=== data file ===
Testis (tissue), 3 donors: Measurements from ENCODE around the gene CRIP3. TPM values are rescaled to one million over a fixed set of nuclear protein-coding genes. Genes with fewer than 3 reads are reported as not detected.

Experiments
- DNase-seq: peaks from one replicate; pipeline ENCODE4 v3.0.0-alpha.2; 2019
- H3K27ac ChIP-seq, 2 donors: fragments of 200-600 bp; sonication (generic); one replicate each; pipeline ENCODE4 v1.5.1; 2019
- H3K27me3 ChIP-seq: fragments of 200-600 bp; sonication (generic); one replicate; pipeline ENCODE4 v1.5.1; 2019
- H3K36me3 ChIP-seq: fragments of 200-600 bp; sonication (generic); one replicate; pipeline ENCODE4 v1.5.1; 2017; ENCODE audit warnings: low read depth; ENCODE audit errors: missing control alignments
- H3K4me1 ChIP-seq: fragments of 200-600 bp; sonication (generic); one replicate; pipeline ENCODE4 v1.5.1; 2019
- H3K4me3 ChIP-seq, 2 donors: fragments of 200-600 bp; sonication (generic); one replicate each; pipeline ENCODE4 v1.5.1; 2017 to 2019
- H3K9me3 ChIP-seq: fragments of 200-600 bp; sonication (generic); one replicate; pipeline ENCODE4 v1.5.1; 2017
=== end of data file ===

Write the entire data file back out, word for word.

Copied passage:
Testis (tissue), 3 donors: Measurements from ENCODE around the gene CRIP3. TPM values are rescaled to one million over a fixed set of nuclear protein-coding genes. Genes with fewer than 3 reads are reported as not detected.

Experiments
- DNase-seq: peaks from one replicate; pipeline ENCODE4 v3.0.0-alpha.2; 2019
- H3K27ac ChIP-seq, 2 donors: fragments of 200-600 bp; sonication (generic); one replicate each; pipeline ENCODE4 v1.5.1; 2019
- H3K27me3 ChIP-seq: fragments of 200-600 bp; sonication (generic); one replicate; pipeline ENCODE4 v1.5.1; 2019
- H3K36me3 ChIP-seq: fragments of 200-600 bp; sonication (generic); one replicate; pipeline ENCODE4 v1.5.1; 2017; ENCODE audit warnings: low read depth; ENCODE audit errors: missing control alignments
- H3K4me1 ChIP-seq: fragments of 200-600 bp; sonication (generic); one replicate; pipeline ENCODE4 v1.5.1; 2019
- H3K4me3 ChIP-seq, 2 donors: fragments of 200-600 bp; sonication (generic); one replicate each; pipeline ENCODE4 v1.5.1; 2017 to 2019
- H3K9me3 ChIP-seq: fragments of 200-600 bp; sonication (generic); one replicate; pipeline ENCODE4 v1.5.1; 2017